If I’m working a full-time job, is it still possible for me to make money in real estate?
Absolutely. You’ll just have to make sacrifices. In most cases, finding and managing a good real estate deal takes a lot more time than other investments. If you make the decision to invest in real estate, then you’ll need to find time for it on your schedule. Usually, that means eliminating something else, such as television, time with your friends, or even time with your family.
For example, a good friend of mine just recently retired from Wachovia to invest in real estate full time. He’s in his early 30s, but he’s been working on it for at least 3-4 years now, buying distressed houses and renting them out. For him, the hardest part was giving up time with his family, but now that he’s retired, he can spend time with them whenever he wants.
You just have to ask yourself, “Am I willing to sacrifice now to reap the benefits later?”
Why do so many people regard real estate as a get rich quick scheme?
For several reasons, I think. You see lots of infomercials of gurus selling courses, and everyone knows someone where something has turned out badly. I also think it’s due to a general lack of understanding, not because people are financially ignorant, but because real estate takes more money and time than most people have available. Because of their inexperience, it’s easy to make false assumptions.
It’s also my personal opinion that real estate is somewhat of a get rich quick strategy. Consider the above story about my friend retiring after spending only three or four years investing in real estate. It’s actually a fairly common occurrence. Personally, I don’t know of any other investment vehicles that consistently work as fast… if you know what you’re doing.
Then again, I’m biased.
What do you think of gurus like Robert Allen and Robert Kiyosaki?
Well, I think you have to take them separately.
I respect Kiyosaki for his books. They’re brilliant. Not because they’re accurate, but because of how they make people feel when they read them. Rich Dad, Poor Dad has convinced more people to analyze their finances than any other book in the last 10 years. For that, I applaud him.
Do I think he’s a good real estate investor? No. His investment strategy is overly simplistic.
I have a little more respect for the investing prowess of Robert Allen. I’ve researched him, and he’s actually done some of the things he’s talked about. Where he goes wrong, in my opinion, is he makes people believe nothing down is a strategy for the beginner. Any experienced investor will tell you it’s actually an advanced strategy, and you’re better off being able to make a cash down payment.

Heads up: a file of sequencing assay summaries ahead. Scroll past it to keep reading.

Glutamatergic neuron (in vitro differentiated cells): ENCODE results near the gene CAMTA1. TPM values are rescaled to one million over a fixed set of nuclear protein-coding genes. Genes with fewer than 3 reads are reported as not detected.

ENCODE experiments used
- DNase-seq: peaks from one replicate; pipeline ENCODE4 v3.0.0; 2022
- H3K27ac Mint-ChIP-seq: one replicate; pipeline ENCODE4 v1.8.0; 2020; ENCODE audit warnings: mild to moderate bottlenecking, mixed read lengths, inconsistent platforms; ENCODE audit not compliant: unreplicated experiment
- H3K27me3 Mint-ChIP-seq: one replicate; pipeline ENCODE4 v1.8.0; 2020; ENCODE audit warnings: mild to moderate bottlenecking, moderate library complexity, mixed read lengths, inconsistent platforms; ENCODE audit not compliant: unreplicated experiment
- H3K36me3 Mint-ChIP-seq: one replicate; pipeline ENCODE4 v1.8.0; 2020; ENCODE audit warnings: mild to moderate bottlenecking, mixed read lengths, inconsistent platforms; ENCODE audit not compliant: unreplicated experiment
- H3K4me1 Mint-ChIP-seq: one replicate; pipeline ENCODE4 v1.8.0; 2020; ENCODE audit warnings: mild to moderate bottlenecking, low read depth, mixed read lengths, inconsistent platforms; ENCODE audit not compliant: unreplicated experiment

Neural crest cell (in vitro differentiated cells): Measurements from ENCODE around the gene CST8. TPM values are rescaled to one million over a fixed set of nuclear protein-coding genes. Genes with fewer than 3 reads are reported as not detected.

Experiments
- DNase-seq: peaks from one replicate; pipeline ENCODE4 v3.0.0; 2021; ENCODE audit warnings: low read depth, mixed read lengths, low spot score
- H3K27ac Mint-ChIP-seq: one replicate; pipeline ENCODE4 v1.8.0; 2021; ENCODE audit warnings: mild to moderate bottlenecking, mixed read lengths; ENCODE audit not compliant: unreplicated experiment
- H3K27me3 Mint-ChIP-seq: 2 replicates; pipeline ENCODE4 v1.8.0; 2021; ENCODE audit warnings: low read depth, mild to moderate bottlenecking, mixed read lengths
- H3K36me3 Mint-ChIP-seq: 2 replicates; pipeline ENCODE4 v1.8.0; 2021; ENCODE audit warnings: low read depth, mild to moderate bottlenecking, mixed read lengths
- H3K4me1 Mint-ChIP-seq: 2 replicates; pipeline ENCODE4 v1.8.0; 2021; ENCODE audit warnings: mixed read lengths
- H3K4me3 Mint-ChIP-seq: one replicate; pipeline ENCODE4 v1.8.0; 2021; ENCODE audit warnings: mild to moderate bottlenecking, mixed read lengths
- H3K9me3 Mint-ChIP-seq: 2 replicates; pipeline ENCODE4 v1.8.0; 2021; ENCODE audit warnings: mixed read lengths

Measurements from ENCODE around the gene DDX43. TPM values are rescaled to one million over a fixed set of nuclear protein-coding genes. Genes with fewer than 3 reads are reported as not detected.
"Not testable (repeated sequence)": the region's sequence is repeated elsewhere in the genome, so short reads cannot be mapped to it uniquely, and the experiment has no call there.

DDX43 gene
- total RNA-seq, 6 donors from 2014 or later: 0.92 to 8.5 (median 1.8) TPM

Still, I would love to meet both of them. From the perspective of writing books and building a publishing empire, they are two of my heroes.
Are there any books or courses you do recommend?
Not yet. I’ve read about a dozen real estate investing books over the last year, and in my opinion, none of them come anywhere close to giving people the depth of information they need to successfully invest in real estate.
For courses, I’m not really up to who’s good and who’s not. I’ve never had the need to pay $1,000 for a specialized course. Usually, I just find someone that’s already doing it and ask them to tell me how. Then I go out and do it.
I do, however, recognize the value of such courses, and I plan to produce a couple in the future. Until then though, I can’t recommend anyone.
Is that why you started your blog? To give people the depth of information they need?
That’s one reason. Sites like yours are great for teaching people the basics of personal finance, but there’s not yet a dominant blog on real estate investing. Real Estate Mega Book was built to fill that void.
Plus, I don’t think anyone has successfully articulated how real estate works. So, I’m going to give it a shot. Unlike most of the other educators out there, I’m not going to promise anyone that I’ll make them rich, either. If I can help you understand how it works, I think getting rich will take care of itself.
Updated February 6, 2012 and originally published April 5, 2007.